Food Scraps to Green Energy

  ♪♪   Most people know about putting bottles and cans to a higher use by recycling.   But what about all those food scraps sent to the landfills every year?       Food scraps disposed in landfills create methane, a greenhouse gas, and contribute to climate change.   Instead tossing them in the trash, we can convert food scraps to energy.   In Oakland California, the East Bay Municipal Utility District – or East Bay MUD –   uses an innovative technique to collect the methane from food waste.   A grant from EPA helped them to advance this technology, which made   East Bay MUD the first wastewater treatment plant in the country to convert   post-consumer food waste to energy using anaerobic digesters.   Don Gray (Gabb), Senior Civil Engineer, East Bay MUD] There isn’t a lot of experience doing this.   In fact, no where else in the country is anyone doing this.   The process begins when local restaurants separate food waste for disposal.   At the East Bay MUD’s wastewater treatment plant, waste is broken down in large containers called anaerobic digesters.   When you add food waste to a digester, the bacteria inside can decompose the food.   The digester captures the biogas.   The methane from biogas then powers the treatment plant.   The food material remaining after the digestion process can be composted   and used as a soil amendment to help grow your food.   This anaerobic digestion process uses waste as a valuable commodity.   It mitigates climate change from methane, and creates both energy and valuable soil amendments.   Don Gray (Gabb), Senior Civil Engineer, East Bay MUD   This partnership with EBMUD and EPA Region 9 has not only benefitted our customers,   but has also opened the door for food waste to be brought into any wastewater treatment plant anywhere in the country.       Whoever thought that one day your food scraps could one day be powering your lights?       ♪♪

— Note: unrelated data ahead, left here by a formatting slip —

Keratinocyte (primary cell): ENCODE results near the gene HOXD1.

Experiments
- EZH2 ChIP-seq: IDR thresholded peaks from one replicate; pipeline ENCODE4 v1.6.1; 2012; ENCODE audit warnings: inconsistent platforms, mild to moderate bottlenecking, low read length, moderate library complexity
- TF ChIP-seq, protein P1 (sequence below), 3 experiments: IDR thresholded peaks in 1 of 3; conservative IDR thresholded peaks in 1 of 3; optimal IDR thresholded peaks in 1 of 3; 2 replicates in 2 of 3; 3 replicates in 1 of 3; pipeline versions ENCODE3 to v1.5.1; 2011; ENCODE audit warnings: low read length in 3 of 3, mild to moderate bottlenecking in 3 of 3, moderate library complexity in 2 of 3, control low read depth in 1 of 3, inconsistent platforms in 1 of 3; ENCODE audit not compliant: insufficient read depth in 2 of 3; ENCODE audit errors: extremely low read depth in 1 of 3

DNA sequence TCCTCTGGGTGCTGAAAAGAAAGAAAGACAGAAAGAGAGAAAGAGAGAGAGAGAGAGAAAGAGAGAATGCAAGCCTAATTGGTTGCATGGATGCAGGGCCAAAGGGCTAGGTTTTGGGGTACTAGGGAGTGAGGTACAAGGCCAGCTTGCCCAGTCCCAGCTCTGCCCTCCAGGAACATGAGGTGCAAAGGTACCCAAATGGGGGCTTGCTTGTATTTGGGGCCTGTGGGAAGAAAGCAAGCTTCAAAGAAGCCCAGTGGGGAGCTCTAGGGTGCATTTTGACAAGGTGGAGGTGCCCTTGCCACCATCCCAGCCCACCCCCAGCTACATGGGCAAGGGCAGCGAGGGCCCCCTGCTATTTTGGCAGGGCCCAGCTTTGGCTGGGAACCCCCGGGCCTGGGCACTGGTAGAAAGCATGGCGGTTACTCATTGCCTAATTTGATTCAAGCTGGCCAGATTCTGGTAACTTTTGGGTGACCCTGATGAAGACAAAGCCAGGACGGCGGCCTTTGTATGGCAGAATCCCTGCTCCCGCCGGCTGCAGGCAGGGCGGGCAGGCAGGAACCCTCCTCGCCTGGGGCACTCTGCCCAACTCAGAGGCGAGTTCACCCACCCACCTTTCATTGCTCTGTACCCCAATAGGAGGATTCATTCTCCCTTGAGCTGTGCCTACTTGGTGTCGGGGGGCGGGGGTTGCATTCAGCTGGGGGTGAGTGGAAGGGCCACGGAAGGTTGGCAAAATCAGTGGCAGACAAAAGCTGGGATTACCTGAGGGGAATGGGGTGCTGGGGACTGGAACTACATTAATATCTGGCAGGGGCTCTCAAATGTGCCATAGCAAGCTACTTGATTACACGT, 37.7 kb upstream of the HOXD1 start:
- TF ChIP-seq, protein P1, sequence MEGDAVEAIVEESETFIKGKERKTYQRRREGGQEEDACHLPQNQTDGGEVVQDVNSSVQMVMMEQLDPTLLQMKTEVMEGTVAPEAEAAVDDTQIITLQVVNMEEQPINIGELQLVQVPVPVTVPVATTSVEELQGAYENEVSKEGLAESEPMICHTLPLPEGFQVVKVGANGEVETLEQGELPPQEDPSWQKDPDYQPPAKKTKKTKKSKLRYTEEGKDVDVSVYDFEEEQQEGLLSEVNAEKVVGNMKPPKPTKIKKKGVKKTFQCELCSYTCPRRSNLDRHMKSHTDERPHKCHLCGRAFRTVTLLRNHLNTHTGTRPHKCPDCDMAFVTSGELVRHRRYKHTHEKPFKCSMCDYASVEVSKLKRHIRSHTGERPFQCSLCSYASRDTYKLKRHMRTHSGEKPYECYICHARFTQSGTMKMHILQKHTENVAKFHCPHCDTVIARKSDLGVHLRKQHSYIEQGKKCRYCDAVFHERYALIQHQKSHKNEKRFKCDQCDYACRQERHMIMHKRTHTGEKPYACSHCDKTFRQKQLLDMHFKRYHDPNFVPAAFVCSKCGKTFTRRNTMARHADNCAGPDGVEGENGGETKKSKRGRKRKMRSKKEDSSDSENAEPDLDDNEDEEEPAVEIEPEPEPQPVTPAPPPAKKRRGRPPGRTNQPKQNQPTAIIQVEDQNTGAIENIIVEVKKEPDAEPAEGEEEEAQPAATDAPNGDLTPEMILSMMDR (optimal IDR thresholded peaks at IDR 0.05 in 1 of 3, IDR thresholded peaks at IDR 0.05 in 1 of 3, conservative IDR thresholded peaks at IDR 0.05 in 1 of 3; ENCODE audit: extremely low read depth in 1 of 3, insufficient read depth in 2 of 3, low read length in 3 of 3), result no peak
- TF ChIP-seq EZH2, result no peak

Comments 10

  • Wow! Excellent video which really gives a complete picture of an innovative technology! Very forward looking!

  • Cool, with the budget crisis looming and our dependence on foreign oil still painful we need every scrap of cheap energy we can get.

  • video is v. cool

  • If your apt building units include food waste disposers – aka garbage disposers – you're already connected to this service. Food scraps pulverized by disposer end up being processed into energy and fertilizer at EBMUD, without having to be collected/transported in trucks, with all the convenience of having it immediately disappear.

  • The thing is the EPA is paying them to create methane. So it's just creating the same problem. Proper composting, or aerobic composting produces no methane. Also, burning methane produces carbon dioxide, water, and just a little bit of carbon monoxide. These are the same things a car produces, yet the EPA rewards businesses for doing this, and chastises people for driving cars. Isn't that counter-intuitive?

  • You could just burn the trash instead of going through the whole convert to methane to get the energy

  • can this process be scaled down for home use to power a small appliance (lol maybe even itself) I would then use the soil in my garden.

  • Nice project.

  • I wish we can apply this in the Philippines

  • This is the best way to use food scraps and other biodegradable materials…  a new source of green, clean and affordable energy… awesome!

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